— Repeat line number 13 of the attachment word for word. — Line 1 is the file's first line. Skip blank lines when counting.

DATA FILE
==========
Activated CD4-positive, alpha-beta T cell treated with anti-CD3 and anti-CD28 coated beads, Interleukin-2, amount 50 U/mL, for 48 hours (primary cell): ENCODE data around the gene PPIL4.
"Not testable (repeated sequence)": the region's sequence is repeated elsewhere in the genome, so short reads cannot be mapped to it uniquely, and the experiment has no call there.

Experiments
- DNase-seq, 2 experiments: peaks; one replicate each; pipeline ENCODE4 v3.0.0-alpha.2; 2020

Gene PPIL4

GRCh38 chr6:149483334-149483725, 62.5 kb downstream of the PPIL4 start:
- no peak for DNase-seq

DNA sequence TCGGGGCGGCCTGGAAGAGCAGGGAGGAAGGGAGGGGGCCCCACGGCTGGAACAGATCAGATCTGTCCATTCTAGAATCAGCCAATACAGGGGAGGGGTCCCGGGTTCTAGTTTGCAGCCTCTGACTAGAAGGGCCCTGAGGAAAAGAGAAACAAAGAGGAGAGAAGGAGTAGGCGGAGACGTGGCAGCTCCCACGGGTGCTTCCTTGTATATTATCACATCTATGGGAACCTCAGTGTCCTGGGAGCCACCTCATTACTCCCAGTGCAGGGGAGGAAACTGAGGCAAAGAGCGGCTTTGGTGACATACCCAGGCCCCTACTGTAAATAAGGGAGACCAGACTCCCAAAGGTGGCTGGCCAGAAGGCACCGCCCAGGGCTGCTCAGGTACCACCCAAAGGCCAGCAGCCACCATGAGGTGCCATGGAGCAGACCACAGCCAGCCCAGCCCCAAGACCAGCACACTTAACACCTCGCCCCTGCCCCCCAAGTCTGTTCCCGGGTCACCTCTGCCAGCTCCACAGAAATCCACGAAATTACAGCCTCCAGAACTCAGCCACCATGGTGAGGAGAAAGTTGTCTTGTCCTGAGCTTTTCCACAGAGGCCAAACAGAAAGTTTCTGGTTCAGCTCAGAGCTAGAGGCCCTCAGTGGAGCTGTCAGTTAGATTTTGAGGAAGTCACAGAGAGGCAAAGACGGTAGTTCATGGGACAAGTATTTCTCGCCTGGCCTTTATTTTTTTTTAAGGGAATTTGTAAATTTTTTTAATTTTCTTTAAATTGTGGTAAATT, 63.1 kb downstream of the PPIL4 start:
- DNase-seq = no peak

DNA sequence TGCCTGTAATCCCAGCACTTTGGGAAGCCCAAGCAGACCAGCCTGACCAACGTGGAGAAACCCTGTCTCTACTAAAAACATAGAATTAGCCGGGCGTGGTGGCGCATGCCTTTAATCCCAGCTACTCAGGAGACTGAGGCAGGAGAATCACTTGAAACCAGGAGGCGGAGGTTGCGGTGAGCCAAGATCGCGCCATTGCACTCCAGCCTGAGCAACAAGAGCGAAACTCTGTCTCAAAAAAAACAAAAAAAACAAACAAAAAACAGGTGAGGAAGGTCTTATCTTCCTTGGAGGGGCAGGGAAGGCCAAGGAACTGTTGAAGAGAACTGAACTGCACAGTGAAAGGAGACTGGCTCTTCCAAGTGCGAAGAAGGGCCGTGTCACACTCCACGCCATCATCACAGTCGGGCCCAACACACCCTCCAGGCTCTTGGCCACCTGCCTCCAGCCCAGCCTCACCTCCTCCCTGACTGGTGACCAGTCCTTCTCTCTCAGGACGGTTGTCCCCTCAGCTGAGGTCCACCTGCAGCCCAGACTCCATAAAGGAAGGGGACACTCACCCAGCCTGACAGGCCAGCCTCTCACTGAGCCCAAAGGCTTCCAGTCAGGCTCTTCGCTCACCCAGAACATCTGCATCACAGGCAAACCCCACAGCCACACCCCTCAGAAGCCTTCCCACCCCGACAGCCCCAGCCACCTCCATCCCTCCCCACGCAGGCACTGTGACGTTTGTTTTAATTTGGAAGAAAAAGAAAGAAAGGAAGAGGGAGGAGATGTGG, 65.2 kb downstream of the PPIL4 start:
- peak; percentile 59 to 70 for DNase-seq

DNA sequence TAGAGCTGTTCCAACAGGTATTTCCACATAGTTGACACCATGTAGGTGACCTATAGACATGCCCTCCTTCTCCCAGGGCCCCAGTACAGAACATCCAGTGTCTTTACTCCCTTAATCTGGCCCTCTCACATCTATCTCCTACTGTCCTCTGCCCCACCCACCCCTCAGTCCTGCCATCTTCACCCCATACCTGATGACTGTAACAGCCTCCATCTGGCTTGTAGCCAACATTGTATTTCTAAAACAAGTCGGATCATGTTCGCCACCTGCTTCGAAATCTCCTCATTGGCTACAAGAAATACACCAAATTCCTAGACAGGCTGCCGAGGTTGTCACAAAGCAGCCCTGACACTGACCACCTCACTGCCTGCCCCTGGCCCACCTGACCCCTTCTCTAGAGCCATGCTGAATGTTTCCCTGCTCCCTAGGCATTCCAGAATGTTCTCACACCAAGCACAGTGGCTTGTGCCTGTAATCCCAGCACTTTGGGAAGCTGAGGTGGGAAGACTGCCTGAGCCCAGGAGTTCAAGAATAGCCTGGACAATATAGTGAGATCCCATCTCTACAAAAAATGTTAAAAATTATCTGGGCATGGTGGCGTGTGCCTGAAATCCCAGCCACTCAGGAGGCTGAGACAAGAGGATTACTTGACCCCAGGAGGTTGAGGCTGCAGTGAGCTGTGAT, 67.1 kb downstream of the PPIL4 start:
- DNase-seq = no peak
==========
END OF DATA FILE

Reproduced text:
- DNase-seq = no peak